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Authored By: Forrest Hyde
Executive Editor, American Journal of Trial Advocacy
Recently, a circuit split has been building up between the United States Courts of Appeal for the Second and Ninth Circuits, the two leading copyright appeals courts. The disagreement centers around what constitutes a “display” for purposes of copyright infringement under the Copyright Act of 1976 (“the Act”) where copyrighted images are shown (or “embedded”) on third-party websites without the copyright owner’s permission. A split on this issue, discussed in more detail below, could create a “rash of new litigation, and prompt newsrooms and media companies to re-examine their embed policies,” and would also raise a question “central to governing copyright on the internet.” But first, a quick mention of the Act’s provisions and the controversial test in issue.
The Act provides for many different rights exclusive to the copyright’s owner. One of these rights gives the copyright owner the exclusive right to “display” their work publicly, provided that the work in question is, inter alia, a “pictorial [or] graphic” work. Under the Act, “display” means “to show a copy of it, either directly or by means of a film, slide, television image, or any other device or process or, in the case of a motion picture or other audiovisual work, to show individual images inconsequentially.” The Act further defines that to display a work “publicly” means to “transmit . . . a performance or display of the work . . . to the public, by means of any device or process, whether the members of the public capable of receiving the performance or display receive it in the same place or in separate places and at the same time or at different times.”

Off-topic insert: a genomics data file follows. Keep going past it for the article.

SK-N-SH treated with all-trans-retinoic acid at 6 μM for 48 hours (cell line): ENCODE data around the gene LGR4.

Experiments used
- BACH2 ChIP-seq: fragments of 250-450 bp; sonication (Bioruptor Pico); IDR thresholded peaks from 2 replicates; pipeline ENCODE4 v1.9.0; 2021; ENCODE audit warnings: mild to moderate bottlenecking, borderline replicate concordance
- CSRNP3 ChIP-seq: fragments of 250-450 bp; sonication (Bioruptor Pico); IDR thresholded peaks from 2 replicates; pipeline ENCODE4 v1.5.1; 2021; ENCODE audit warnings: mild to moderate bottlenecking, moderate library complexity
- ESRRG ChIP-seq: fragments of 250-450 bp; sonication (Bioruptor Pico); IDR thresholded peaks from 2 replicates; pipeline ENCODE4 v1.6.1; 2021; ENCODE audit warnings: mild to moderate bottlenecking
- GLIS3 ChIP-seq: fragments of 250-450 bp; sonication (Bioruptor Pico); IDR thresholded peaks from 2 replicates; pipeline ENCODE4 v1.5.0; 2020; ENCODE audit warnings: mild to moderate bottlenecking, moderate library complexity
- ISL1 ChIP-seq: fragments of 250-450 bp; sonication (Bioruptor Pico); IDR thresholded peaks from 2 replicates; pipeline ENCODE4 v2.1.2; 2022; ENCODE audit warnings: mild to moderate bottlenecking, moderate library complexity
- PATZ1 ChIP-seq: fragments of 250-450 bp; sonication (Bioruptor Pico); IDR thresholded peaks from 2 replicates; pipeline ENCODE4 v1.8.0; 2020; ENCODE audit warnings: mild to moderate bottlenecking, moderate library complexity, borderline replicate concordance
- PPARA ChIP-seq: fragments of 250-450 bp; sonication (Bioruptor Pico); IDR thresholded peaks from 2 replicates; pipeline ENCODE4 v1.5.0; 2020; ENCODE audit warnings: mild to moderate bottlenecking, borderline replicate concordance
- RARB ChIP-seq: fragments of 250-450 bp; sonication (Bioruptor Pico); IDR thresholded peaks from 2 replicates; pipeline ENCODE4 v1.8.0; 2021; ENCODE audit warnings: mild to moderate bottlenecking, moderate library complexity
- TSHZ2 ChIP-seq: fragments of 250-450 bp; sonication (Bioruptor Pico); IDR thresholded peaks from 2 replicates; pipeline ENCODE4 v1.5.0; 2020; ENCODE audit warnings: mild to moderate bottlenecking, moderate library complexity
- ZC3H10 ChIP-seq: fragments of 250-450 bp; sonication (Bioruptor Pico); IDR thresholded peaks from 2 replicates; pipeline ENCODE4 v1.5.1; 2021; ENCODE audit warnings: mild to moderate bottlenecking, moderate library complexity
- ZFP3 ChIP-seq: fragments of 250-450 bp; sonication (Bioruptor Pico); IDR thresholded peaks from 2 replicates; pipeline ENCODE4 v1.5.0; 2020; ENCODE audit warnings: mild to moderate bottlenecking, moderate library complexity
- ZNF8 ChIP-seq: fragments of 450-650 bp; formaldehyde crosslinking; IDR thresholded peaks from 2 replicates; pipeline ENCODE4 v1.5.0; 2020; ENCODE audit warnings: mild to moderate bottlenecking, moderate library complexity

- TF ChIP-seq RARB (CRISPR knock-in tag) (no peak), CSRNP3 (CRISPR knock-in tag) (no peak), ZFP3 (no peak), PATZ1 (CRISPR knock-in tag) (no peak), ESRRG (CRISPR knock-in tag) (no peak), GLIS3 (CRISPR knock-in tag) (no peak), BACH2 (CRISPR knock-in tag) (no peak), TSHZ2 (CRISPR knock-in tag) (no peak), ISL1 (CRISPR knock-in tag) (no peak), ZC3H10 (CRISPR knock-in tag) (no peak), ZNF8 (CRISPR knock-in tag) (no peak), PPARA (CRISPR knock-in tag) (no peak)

Years ago, the Ninth Circuit established the controversial “Server Test,” which says that “where the image remains on third-party’s server and is not fixed in the memory of the infringer’s computer . . . embedding is not display.” The Ninth Circuit has faithfully adhered to this test in cases where embedded copyrighted expression has been used without the copyright owner’s permission, despite disagreement from other courts. However, as recently as July 2021, the United States District Court for the Southern District of New York expressly denied applying the Ninth Circuit’s “Server Test,” leading to polar opposite results in a similar copyright claim. Both cases are discussed below, with a quick mention of the outlook from here afterwards.
The Ninth Circuit’s Adoption of the “Server Test” – Perfect 10, Inc. v. Amazon.com, Inc.